Office 365 Message Center to Planner: PowerShell walk-though–Part 1


*** Update 10/28/2017 - made code correction mentioned below - setting and using an environment variable for my tenantId

$uri = "https://manage.office.com/api/v1.0/" + $env:tenantId + "/ServiceComms/Messages"
$messages = Invoke-WebRequest -Uri $uri -Method Get -Headers $headers -UseBasicParsing

***

I mentioned in my previous blog post - https://lwal.me/3n - that I’d walk through the PowerShell – so here it is, at least the first part.  Hopefully this will help answer questions like “What was he thinking of!” – and “Why code it like that?” and maybe the answer will be that I didn’t know any better – so happy for comments back on this – but there will sometimes be a valid reason for some strange choices.  I’ll just go through the two Azure Functions scripts (the first here where I read the Messages, and creating the tasks in Part 2) – but the logic is the same in the full PowerShell only version – just a bigger loop.

#Setup stuff for the O365 Management Communication API Calls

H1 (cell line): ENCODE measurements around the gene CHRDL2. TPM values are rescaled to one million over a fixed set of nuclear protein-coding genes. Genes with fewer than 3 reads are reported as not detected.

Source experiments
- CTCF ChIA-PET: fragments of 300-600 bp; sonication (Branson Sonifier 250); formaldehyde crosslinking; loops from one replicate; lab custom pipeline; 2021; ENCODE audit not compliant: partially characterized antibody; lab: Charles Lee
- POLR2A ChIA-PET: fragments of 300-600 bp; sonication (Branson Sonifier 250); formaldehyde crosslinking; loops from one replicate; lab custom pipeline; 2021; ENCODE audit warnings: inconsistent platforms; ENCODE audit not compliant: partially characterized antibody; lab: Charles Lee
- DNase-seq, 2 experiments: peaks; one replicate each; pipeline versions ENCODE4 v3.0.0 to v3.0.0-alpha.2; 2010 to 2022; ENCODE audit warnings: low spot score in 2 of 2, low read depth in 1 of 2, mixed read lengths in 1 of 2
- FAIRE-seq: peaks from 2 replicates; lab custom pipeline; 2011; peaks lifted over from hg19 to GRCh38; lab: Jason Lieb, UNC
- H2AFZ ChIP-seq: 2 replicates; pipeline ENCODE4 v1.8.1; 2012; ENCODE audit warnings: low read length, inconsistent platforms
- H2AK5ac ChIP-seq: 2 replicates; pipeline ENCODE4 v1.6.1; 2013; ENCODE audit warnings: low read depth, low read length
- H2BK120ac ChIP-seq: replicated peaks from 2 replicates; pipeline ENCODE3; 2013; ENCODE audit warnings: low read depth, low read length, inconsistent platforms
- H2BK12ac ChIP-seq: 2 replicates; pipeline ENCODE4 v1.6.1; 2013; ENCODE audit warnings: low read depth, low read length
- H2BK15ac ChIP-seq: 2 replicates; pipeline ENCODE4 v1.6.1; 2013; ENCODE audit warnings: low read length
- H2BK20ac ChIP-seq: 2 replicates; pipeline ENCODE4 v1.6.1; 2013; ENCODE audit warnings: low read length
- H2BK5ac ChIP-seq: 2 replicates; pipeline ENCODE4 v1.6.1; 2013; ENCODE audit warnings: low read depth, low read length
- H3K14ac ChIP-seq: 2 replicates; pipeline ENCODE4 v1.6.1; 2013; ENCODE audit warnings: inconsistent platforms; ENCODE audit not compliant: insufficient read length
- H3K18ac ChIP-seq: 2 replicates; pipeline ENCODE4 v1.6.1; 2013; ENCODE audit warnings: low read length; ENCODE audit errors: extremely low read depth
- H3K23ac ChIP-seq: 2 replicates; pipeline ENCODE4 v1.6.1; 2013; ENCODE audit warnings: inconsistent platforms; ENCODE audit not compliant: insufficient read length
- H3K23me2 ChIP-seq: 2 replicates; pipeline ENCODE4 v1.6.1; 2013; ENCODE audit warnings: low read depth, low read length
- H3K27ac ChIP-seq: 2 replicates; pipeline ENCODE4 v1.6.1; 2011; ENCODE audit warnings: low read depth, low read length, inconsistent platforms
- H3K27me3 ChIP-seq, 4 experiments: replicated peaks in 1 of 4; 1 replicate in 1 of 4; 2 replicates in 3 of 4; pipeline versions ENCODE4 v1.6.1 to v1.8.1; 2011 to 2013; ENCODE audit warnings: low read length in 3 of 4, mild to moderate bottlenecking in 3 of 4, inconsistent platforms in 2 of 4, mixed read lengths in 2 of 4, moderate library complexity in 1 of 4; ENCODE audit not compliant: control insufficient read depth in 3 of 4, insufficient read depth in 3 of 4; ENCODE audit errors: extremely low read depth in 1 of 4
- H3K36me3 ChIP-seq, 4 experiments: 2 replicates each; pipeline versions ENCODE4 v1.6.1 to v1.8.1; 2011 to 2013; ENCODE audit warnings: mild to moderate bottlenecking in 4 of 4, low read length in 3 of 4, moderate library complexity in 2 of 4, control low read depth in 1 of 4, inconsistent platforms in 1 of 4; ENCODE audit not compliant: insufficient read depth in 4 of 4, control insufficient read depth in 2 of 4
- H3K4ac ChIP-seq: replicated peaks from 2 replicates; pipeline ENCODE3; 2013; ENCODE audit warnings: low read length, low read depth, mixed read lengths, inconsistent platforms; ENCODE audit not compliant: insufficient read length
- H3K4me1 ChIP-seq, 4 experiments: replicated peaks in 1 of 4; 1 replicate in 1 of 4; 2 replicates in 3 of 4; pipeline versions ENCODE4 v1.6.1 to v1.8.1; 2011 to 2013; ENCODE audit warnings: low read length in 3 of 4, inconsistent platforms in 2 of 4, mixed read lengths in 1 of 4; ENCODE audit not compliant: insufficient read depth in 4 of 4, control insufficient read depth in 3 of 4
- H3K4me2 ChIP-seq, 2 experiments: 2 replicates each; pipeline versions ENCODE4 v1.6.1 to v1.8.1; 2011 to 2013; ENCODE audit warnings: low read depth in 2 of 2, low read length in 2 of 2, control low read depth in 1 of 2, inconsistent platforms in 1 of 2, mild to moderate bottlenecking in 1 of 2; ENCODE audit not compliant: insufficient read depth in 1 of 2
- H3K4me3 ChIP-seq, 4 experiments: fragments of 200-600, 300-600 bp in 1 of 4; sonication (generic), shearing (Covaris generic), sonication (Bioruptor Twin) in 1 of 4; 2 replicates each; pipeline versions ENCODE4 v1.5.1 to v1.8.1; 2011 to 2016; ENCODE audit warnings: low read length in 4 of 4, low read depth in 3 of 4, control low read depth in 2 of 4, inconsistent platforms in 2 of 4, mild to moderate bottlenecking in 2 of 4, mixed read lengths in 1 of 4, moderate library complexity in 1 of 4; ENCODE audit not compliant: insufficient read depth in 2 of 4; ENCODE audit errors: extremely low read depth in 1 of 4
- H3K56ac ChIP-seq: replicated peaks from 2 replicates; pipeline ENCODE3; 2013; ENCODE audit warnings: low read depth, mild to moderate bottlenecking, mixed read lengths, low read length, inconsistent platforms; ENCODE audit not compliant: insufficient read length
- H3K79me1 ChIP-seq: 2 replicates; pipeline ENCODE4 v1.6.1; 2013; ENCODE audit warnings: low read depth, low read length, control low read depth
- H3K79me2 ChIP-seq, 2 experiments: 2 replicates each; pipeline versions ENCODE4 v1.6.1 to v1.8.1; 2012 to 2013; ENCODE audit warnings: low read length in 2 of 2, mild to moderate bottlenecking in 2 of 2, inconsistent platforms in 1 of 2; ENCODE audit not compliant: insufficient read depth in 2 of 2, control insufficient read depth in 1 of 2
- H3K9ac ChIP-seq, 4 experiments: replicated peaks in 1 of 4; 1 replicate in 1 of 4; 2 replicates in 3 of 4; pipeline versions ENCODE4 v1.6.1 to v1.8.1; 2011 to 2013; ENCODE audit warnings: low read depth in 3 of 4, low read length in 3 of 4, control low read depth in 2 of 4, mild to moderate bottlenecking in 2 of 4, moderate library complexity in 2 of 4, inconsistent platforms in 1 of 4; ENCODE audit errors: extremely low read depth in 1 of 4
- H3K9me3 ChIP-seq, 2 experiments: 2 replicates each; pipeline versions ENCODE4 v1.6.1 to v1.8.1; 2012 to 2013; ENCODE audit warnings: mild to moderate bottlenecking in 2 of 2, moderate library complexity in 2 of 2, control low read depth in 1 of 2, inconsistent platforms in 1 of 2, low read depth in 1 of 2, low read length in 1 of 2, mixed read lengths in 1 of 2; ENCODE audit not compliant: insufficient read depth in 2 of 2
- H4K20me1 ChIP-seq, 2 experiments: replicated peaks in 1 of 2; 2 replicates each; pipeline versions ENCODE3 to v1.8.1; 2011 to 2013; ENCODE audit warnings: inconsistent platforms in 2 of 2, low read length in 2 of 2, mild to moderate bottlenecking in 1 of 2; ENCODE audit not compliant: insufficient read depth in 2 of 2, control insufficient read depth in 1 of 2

$password = $env:aad_password | ConvertTo-SecureString -AsPlainText -Force

$Credential = New-Object -typename System.Management.Automation.PSCredential -argumentlist $env:aad_username, $password

Import-Module "D:\home\site\wwwroot\ReadMessagesOnTimer\Microsoft.IdentityModel.Clients.ActiveDirectory.dll"

$adal = "D:\home\site\wwwroot\ReadMessagesOnTimer\Microsoft.IdentityModel.Clients.ActiveDirectory.dll"
[System.Reflection.Assembly]::LoadFrom($adal)

$resourceAppIdURI = “https://manage.office.com”

$authority = “https://login.windows.net/$env:aadtenant”

$authContext = New-Object "Microsoft.IdentityModel.Clients.ActiveDirectory.AuthenticationContext" -ArgumentList $authority
$uc = new-object Microsoft.IdentityModel.Clients.ActiveDirectory.UserCredential -ArgumentList $Credential.Username,$Credential.Password

$manageToken = $authContext.AcquireToken($resourceAppIdURI, $env:clientId,$uc)

The first few lines are setting up the Office 365 Management Communication API (Preview) connection.  Worth noting the ‘Preview’ there – as this is subject to change and might break at any point – so best keep an eye on it.  Once it is GA I’ll modify these scripts as necessary.  I’m storing the password as a variable in my Application Settings for the Function App hosting my fuinctions – and these are accessed via the $env: prefix.  As I mentioned in the previous blog – I am the only person with access to my Azure subscription so I’ve stored in App setting as plain text – but you might want to handle this more securely if you share subscriptions.  I’m then getting a credential object.  The dll for ADAL is also required – so is uploaded to the Function and the root directory for the functions is d:\home\wwwroot\<FunctionName>.